? DESCRIPTION (provided by applicant): The development of Computational methods for interpreting sequence variants in the non-protein coding regions of the human genome has lagged behind the ability to generate large volumes of genome-wide associated study (GWAS) and whole-genome sequencing (WGS) data. In this project, we will develop innovative computational methods based on rigorous statistical modeling to integrate a large number of heterogeneous genomic data sets from diverse sources to identify non-coding variants that are candidates for affecting organismal function and leading to disease risk or other traits. Due to their genomic prevalence and functional importance, we will focus this proposed research on the specific class of genomic sites known as enhancers. By focusing on enhancers, we are able to develop rigorous statistical methodologies that can be extensively validated via experimental methods. The long-term goal is to accurately predict the sequence variants that confer a phenotypic effect. The objective in this particular application is to develop computational methods that analyze genomic data to identify a set of non-coding variants that are candidates for affecting organismal function and leading to disease risk or other traits. While our methods are intended to handle non- coding variants in different classes of sites identified in human genomes, in this application we will focus on phenotypic effects of variants in enhancers based on our central hypotheses are i) the majority of functionally- important, disease- and trait-associated variants in non-coding regions occur within enhancer regions, and ii) these variants not only alter enhancer actions on adjacent coding target genes, but also disrupt regulatory networks of enhancer interactions, leading to changes in broader programs of transcriptional regulation. These hypotheses have been formulated on the basis of our own preliminary data produced in the 9p21 gene desert, which is linked to specific types of cancer, cardiovascular disease, and type 2 diabetes, and is a locus where we have already made contributions linking GWAS data to a mechanistic understanding of specific enhancer functions. Guided by strong preliminary data, this hypothesis will be tested by pursuing two specific aims: 1) To predict causal enhancers variant by statistical modeling with biological networks; 2) To experimentally validate the computational predictions. The approach is innovative, because our computational approach is different from other software tools for analyzing sequence variants - e.g., RegulomeDB and FunSeq - as it integrates a large number of heterogeneous genomic data sets from diverse sources and incorporates rigorous statistical modeling of biological networks. The proposed research is significant, because by incorporating both genotypic and phenotypic information of genetic diseases and traits, our methods will be able to identify potential functional connections between non-coding variants and phenotypes, and facilitate a targeted analysis of whole-genome sequence data for disease risk assessment.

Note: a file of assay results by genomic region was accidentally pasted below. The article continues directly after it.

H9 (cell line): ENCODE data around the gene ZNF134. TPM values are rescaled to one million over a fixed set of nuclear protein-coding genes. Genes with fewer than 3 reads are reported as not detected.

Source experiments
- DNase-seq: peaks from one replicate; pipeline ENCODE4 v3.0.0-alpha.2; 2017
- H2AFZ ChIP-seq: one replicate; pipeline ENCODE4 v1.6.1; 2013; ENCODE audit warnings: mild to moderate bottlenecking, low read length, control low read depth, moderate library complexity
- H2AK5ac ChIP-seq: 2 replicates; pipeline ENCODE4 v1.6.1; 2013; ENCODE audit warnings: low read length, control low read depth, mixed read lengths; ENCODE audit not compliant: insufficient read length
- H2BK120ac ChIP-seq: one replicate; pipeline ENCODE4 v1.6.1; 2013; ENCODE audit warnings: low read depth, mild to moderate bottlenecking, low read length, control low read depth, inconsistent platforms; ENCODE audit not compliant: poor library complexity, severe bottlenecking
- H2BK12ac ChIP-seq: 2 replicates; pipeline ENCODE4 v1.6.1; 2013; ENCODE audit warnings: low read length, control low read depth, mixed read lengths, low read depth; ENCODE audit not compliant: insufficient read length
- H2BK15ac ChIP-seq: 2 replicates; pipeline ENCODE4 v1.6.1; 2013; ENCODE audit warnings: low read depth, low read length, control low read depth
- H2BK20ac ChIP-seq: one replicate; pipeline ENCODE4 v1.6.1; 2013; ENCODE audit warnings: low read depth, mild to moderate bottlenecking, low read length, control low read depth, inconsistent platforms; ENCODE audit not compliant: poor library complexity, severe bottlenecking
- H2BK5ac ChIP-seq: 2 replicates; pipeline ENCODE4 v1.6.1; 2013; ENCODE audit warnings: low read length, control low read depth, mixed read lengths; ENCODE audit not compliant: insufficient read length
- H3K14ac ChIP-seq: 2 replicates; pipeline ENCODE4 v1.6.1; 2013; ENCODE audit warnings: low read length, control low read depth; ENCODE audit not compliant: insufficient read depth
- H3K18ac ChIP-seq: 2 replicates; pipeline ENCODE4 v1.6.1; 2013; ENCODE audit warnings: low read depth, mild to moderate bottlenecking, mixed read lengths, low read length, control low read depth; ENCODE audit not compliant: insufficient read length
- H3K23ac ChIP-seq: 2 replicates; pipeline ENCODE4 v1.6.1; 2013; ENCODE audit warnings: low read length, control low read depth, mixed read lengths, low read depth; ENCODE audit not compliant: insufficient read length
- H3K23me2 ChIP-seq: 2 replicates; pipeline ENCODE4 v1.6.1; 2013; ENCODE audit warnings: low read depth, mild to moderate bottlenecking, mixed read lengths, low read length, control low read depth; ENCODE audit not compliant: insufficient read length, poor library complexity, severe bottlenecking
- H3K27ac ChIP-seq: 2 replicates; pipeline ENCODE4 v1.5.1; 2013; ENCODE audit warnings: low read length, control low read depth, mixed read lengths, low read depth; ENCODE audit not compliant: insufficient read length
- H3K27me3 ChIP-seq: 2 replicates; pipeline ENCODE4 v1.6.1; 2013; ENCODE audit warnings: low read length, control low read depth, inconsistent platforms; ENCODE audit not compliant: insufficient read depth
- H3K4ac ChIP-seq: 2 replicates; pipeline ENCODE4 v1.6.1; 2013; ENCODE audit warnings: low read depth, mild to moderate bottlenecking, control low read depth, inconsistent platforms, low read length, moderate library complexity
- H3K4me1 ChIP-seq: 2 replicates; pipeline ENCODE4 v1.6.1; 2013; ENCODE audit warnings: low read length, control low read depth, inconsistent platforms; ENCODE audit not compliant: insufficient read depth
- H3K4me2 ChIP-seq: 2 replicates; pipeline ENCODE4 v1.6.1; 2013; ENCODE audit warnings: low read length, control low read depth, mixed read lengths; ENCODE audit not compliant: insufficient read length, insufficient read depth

|Effective start/end date||9/12/16 → 7/31/19|
- National Institutes of Health: $802,278.00
- National Institutes of Health: $802,279.00
- National Institutes of Health: $809,017.00
- National Institutes of Health: $832,550.00
- National Institutes of Health: $620,000.00
- Biochemistry, Genetics and Molecular Biology(all)